Texas Hospital Administrator Sentenced to 10 Years in Prison for Role in $16 Million Health Care Fraud Scheme
A Houston, Texas-area hospital administrator was sentenced today for his role in a $16 million Medicare fraud scheme involving partial hospitalization programs.
Assistant Attorney General Brian A. Benczkowski of the Justice Department’s Criminal Division, U.S. Attorney Ryan Patrick of the Southern District of Texas, Special Agent in Charge Perrye K. Turner of the FBI’s Houston Field Office, Special Agent in Charge C.J. Porter of the U.S. Department of Health and Human Services Office of Inspector General (HHS-OIG) Dallas Region, and the Texas Attorney General’s Medicaid Fraud Control Unit (MFCU) made the announcement.
Starsky Bomer, 46, of Houston, Texas, was sentenced by U.S. District Judge Vanessa Gilmore of the Southern District of Texas to 10 years in prison for his role in the scheme, and ordered the defendant to pay $6,277,575.77 in restitution and to forfeit $158,260. On Oct. 5, 2018, following a five-day trial before Judge Gilmore, Bomer was convicted of one count of conspiracy to receive health care kickbacks, two counts of violating the Anti-Kickback Statute, and one count of conspiracy to commit healthcare fraud from a November 2017 superseding indictment.
According to evidence presented at trial, from 2011 until February 2013, Bomer and his co-conspirators engaged in a scheme to defraud Medicare by submitting to Medicare, through Atrium Medical Center (Atrium) and Pristine Healthcare (Pristine), approximately $16 million in false and fraudulent claims for partial hospitalization program (PHP) services. A PHP is a form of intensive outpatient treatment for severe mental illness.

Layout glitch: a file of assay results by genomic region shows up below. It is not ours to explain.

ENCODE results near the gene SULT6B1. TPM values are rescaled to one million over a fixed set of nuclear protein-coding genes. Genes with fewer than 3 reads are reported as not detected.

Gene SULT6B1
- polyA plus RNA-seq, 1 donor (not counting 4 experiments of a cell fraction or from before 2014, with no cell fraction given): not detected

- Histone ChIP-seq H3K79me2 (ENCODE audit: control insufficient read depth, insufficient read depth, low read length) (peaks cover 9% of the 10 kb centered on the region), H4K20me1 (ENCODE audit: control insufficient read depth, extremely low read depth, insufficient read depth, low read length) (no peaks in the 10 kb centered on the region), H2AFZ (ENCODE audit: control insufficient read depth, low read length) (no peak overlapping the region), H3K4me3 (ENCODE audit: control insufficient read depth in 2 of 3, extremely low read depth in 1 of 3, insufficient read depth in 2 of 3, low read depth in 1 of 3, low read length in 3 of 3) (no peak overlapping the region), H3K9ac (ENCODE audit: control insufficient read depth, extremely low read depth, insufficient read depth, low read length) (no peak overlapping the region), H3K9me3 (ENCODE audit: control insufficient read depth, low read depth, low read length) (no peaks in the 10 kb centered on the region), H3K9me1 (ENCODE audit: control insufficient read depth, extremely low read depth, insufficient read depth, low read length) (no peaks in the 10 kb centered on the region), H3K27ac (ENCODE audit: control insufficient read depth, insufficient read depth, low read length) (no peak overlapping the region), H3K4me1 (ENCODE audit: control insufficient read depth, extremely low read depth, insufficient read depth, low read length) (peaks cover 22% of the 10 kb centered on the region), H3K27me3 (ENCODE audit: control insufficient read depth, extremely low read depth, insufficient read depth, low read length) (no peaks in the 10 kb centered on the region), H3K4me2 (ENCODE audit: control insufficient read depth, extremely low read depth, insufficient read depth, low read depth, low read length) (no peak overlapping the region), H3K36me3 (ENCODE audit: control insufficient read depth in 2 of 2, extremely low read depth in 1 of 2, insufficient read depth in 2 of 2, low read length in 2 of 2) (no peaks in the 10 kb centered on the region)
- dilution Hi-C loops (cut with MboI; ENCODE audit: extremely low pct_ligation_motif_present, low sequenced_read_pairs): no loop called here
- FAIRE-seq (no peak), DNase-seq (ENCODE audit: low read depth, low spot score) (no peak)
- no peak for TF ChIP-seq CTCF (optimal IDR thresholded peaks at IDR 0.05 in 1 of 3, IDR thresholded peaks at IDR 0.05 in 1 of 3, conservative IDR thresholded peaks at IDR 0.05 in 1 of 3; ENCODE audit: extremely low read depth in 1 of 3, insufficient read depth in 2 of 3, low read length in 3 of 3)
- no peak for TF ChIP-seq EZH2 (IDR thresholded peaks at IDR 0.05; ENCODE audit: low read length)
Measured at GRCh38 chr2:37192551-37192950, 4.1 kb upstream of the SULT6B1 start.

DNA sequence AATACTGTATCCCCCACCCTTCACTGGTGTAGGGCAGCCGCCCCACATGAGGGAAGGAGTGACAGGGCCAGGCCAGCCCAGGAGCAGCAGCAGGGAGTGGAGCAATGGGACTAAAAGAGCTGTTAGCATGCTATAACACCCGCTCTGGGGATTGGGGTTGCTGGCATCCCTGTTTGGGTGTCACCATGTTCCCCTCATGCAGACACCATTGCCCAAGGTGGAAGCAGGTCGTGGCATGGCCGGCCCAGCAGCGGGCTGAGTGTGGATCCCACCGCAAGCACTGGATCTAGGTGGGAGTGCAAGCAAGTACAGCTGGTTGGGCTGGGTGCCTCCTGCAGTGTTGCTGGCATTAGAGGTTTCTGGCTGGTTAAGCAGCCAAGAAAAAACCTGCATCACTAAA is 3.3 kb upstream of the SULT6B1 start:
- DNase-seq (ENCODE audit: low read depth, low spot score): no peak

The evidence presented at trial showed that Bomer, the hospitals’ chief financial officer and chief operating officer, orchestrated a scheme by which he and others paid illegal bribes and kickbacks to group home owners and patient recruiters in exchange for sending Medicare patients to Atrium and Pristine’s PHPs. Bomer disguised bribes and kickbacks as salary payments and transportation payments to group home owners in exchange for patient referrals. In addition, evidence presented at trial showed that Bomer knew that many of the patients admitted to Atrium and Pristine’s PHPs did not qualify for and were never provided legitimate partial hospital services.
This case was investigated by the FBI, HHS-OIG and the Texas Attorney General’s MFCU. Assistant Chief Aleza Remis and Trial Attorneys Jason Knutson and Gerald M. Moody, Jr. of the Criminal Division’s Fraud Section prosecuted the case.
The Medicare Fraud Strike Force is part of a joint initiative between the Department of Justice and HHS to focus their efforts to prevent and deter fraud and enforce current anti-fraud laws around the country. Since its inception in March 2007, the Medicare Fraud Strike Force, which maintains 15 strike forces operating in 24 districts, has charged nearly 4,000 defendants who have collectively billed the Medicare program for more than $14 billion. In addition, the HHS Centers for Medicare & Medicaid Services, working in conjunction with HHS-OIG, are taking steps to increase accountability and decrease the presence of fraudulent providers.